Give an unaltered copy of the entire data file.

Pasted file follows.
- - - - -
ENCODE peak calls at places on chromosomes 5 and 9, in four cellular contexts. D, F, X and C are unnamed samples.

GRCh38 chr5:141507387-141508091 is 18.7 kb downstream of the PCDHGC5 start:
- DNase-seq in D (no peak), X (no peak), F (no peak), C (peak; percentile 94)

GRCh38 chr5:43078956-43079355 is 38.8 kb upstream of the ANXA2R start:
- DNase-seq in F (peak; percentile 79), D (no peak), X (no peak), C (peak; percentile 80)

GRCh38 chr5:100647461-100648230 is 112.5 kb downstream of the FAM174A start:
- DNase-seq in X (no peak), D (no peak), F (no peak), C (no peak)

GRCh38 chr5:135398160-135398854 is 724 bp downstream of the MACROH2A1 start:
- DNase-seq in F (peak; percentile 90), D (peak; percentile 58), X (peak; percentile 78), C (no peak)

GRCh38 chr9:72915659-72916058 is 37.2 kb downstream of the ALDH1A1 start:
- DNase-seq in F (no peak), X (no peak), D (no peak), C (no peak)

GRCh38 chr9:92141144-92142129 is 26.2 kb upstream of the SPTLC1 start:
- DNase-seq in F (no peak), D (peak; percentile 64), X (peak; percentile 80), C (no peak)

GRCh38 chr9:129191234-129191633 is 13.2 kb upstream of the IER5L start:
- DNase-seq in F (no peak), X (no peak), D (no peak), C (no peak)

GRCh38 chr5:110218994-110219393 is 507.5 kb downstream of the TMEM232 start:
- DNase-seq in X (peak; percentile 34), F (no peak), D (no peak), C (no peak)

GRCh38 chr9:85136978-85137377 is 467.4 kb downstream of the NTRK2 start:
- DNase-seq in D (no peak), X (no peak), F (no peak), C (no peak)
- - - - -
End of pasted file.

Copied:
ENCODE peak calls at places on chromosomes 5 and 9, in four cellular contexts. D, F, X and C are unnamed samples.

GRCh38 chr5:141507387-141508091 is 18.7 kb downstream of the PCDHGC5 start:
- DNase-seq in D (no peak), X (no peak), F (no peak), C (peak; percentile 94)

GRCh38 chr5:43078956-43079355 is 38.8 kb upstream of the ANXA2R start:
- DNase-seq in F (peak; percentile 79), D (no peak), X (no peak), C (peak; percentile 80)

GRCh38 chr5:100647461-100648230 is 112.5 kb downstream of the FAM174A start:
- DNase-seq in X (no peak), D (no peak), F (no peak), C (no peak)

GRCh38 chr5:135398160-135398854 is 724 bp downstream of the MACROH2A1 start:
- DNase-seq in F (peak; percentile 90), D (peak; percentile 58), X (peak; percentile 78), C (no peak)

GRCh38 chr9:72915659-72916058 is 37.2 kb downstream of the ALDH1A1 start:
- DNase-seq in F (no peak), X (no peak), D (no peak), C (no peak)

GRCh38 chr9:92141144-92142129 is 26.2 kb upstream of the SPTLC1 start:
- DNase-seq in F (no peak), D (peak; percentile 64), X (peak; percentile 80), C (no peak)

GRCh38 chr9:129191234-129191633 is 13.2 kb upstream of the IER5L start:
- DNase-seq in F (no peak), X (no peak), D (no peak), C (no peak)

GRCh38 chr5:110218994-110219393 is 507.5 kb downstream of the TMEM232 start:
- DNase-seq in X (peak; percentile 34), F (no peak), D (no peak), C (no peak)

GRCh38 chr9:85136978-85137377 is 467.4 kb downstream of the NTRK2 start:
- DNase-seq in D (no peak), X (no peak), F (no peak), C (no peak)